At a Job Corps site on Treasure Island, San Francisco


If you’ve ever tried growing cabbages, you know how much of a menace the whitefly can be. These bugs are tiny, making them difficult to spot on the cabbage plant’s huge leaves. They can easily hide in between the folds, where they lay their eggs so their young can feast on your cabbages before the plants reach their full size.

Nasturtiums repel those pesky whiteflies, keeping them off your cabbages, and the rest of your vegetables, too. Alternate rows of cabbages with rows of nasturtiums to thwart whiteflies and other cabbage-ruining pests.


A relative of broccoli, kale also benefits from having nasturtiums planted nearby. Nasturtiums protect kale’s delicate new growth from Japanese beetles and cabbage worms, giving the plants plenty of time to mature. 

Some insects find that nasturtium’s flowers and foliage are tastier than kale. Aphids, for instance, will often choose to feed on nasturtiums instead of kale, when given a choice. The more aphids your nasturtiums attract, the more ladybugs they can bring to your garden to feed on them, and other pests.


Nasturtiums love nitrogen-rich soil. It helps them produce lots of blooms. Beans are a great way to make the nitrogen in your garden’s soil easier for other plants to absorb. Growing these two plants together improves soil conditions and keeps pest levels to a minimum.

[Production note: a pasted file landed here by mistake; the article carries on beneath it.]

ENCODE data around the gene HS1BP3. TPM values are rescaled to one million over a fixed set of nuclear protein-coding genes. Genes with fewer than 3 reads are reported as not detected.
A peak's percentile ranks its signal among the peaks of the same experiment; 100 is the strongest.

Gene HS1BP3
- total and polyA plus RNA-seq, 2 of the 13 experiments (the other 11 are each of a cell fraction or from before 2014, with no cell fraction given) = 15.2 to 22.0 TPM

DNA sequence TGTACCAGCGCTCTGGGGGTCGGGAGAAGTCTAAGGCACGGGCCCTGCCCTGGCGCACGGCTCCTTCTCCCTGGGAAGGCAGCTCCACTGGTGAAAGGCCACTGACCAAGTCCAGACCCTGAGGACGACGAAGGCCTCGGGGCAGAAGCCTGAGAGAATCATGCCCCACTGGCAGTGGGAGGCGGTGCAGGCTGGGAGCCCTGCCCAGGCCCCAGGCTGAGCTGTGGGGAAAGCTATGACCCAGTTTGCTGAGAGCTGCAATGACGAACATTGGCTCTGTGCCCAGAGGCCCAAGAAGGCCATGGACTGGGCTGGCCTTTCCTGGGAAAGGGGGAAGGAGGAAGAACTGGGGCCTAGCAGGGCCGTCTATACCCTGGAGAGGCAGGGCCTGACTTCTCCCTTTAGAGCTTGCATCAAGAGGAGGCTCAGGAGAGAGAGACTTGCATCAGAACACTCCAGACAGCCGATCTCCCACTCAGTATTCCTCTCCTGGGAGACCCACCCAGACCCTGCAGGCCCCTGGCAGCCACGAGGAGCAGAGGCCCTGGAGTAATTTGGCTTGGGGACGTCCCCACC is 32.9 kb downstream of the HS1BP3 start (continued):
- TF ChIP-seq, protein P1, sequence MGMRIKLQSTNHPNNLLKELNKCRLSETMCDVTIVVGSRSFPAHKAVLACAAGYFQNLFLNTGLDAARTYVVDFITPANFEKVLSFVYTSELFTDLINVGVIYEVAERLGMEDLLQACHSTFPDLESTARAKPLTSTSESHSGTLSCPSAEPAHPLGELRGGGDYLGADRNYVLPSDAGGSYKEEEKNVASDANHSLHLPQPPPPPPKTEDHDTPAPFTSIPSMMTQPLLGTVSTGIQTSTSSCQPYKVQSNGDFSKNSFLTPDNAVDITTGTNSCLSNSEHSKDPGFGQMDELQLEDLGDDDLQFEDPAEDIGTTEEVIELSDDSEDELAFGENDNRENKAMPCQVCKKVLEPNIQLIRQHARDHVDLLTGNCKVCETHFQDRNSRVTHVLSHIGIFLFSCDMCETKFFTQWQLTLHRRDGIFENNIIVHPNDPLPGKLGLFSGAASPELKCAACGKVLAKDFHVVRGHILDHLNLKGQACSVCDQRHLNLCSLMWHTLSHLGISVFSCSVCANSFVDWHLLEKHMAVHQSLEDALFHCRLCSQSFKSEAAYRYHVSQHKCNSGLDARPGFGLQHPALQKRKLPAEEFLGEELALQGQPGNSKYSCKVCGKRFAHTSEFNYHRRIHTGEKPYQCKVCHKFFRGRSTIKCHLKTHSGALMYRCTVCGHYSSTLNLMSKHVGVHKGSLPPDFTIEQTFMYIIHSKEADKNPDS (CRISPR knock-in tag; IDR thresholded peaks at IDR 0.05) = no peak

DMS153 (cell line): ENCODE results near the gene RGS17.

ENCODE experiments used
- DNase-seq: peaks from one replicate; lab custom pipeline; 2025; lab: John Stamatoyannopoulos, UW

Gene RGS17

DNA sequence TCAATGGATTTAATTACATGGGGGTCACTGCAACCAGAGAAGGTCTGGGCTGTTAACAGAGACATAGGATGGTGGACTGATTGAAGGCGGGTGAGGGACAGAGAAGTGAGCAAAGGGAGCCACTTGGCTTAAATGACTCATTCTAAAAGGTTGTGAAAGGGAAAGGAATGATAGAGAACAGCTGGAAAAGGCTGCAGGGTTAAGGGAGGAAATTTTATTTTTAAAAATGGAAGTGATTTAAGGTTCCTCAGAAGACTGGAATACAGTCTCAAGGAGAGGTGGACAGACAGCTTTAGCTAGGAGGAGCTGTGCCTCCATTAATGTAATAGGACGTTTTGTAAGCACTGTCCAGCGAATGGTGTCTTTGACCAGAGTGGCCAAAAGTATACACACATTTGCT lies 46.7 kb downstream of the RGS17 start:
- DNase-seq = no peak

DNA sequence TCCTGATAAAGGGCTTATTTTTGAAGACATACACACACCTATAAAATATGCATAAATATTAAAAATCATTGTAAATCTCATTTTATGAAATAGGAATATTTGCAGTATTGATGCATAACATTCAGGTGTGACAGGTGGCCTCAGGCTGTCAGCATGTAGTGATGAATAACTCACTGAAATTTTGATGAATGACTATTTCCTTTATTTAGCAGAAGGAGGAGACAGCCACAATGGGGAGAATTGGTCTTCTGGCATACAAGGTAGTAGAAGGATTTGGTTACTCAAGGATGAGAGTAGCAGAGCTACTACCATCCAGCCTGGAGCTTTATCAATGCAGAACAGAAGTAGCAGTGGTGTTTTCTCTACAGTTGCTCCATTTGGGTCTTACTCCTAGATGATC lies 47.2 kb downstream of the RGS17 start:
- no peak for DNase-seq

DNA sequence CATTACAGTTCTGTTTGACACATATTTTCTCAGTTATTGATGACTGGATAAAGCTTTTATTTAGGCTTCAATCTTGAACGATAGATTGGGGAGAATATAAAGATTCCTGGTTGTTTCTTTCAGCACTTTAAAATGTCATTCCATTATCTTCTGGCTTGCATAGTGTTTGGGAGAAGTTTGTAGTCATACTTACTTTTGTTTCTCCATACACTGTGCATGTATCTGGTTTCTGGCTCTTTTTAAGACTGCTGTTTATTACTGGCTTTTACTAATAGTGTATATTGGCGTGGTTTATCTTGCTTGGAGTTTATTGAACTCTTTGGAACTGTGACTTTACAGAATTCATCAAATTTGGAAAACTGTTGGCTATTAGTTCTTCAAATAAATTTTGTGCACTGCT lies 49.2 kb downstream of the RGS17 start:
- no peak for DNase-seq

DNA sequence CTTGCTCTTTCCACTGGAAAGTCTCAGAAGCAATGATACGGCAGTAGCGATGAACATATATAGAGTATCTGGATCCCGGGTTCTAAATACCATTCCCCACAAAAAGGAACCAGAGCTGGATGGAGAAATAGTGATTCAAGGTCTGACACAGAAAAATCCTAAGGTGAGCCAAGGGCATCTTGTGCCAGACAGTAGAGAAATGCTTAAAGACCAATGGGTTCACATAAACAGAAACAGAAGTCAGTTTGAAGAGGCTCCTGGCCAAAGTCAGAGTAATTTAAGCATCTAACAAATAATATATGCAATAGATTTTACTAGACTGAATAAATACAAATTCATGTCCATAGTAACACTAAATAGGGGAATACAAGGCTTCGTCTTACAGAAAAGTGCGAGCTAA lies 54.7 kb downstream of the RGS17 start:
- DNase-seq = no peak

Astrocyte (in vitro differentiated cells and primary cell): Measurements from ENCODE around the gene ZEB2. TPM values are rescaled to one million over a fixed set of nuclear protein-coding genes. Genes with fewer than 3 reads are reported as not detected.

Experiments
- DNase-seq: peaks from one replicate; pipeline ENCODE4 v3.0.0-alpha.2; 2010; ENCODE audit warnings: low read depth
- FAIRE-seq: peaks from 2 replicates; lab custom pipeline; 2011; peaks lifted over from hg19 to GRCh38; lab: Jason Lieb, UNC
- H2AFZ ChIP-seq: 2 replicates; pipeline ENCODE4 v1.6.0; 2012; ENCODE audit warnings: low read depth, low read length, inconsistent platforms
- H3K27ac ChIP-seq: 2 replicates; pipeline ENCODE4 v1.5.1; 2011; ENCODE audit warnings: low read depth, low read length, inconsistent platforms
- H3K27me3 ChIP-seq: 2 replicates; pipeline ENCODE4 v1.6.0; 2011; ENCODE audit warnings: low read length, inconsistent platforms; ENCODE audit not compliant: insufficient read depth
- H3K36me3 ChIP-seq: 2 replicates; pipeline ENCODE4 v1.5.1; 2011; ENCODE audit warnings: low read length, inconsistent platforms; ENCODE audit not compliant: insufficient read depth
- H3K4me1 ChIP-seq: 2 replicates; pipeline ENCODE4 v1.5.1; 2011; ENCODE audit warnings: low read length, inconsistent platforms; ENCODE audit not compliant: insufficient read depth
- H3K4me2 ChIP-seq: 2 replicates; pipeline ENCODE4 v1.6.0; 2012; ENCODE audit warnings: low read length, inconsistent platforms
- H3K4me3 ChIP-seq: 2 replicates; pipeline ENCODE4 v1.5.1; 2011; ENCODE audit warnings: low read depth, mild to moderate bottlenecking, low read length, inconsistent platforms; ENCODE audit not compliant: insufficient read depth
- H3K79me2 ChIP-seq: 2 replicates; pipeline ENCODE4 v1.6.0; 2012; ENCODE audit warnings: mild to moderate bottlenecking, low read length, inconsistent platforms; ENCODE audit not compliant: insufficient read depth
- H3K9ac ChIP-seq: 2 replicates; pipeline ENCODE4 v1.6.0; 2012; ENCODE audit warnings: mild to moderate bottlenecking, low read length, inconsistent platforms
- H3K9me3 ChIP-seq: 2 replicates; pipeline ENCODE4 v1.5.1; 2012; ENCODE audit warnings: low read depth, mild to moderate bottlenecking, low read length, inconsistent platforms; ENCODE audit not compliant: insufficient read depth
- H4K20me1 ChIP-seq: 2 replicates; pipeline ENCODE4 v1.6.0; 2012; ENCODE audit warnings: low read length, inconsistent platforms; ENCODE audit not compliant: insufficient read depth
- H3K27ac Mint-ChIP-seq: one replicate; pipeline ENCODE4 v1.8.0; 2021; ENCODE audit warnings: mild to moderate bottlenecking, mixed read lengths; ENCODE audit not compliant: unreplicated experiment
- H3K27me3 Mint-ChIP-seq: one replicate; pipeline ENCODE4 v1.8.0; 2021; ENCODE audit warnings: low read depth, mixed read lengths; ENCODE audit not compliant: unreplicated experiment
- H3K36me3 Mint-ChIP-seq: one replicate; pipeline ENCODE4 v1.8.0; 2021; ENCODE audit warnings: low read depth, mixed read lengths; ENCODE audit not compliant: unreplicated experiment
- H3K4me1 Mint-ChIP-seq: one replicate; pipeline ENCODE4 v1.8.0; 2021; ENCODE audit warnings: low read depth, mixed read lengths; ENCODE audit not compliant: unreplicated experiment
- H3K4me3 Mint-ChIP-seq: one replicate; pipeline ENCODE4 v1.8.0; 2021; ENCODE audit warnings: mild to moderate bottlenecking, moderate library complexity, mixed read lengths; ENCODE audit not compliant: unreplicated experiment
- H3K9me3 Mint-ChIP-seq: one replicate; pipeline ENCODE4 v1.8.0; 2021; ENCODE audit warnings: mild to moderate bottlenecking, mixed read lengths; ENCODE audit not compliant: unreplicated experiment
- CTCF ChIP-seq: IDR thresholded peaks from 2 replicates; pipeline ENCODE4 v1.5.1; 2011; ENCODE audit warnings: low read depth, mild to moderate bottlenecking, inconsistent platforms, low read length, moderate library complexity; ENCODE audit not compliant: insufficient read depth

For best results, grow your nasturtiums and beans side by side in the same row. Alternate plants so there’s a good mixture of the two. Growing these two plants in the same space allows them to grow on the same trellis (or similar structure), so they’re easier to manage.


It’s fun to watch melons grow, but it’s incredibly disheartening to see them fall prey to squash bugs, grasshoppers, wooly aphids, and cucumber beetles. To prevent your melon plants from being consumed by greedy insects, use your watermelons and cantaloupes as nasturtium companion plants.

Nasturtiums don’t just keep bugs off your melon plants. They also work to improve their flavor. Additionally, these sprawling plants help break up the soil, making it easier for melon roots to reach the moisture they need to grow fruit.


Speaking of cucumber beetles, nasturtiums can keep these pesky bugs off their namesake, too. To use nasturtium companion plants for cucumbers, train your cucumbers to grow up a trellis. This leaves plenty of room around the base of the plant for nasturtiums to fill in. This will help draw the attention of cucumber beetles so they leave your cucumber plants alone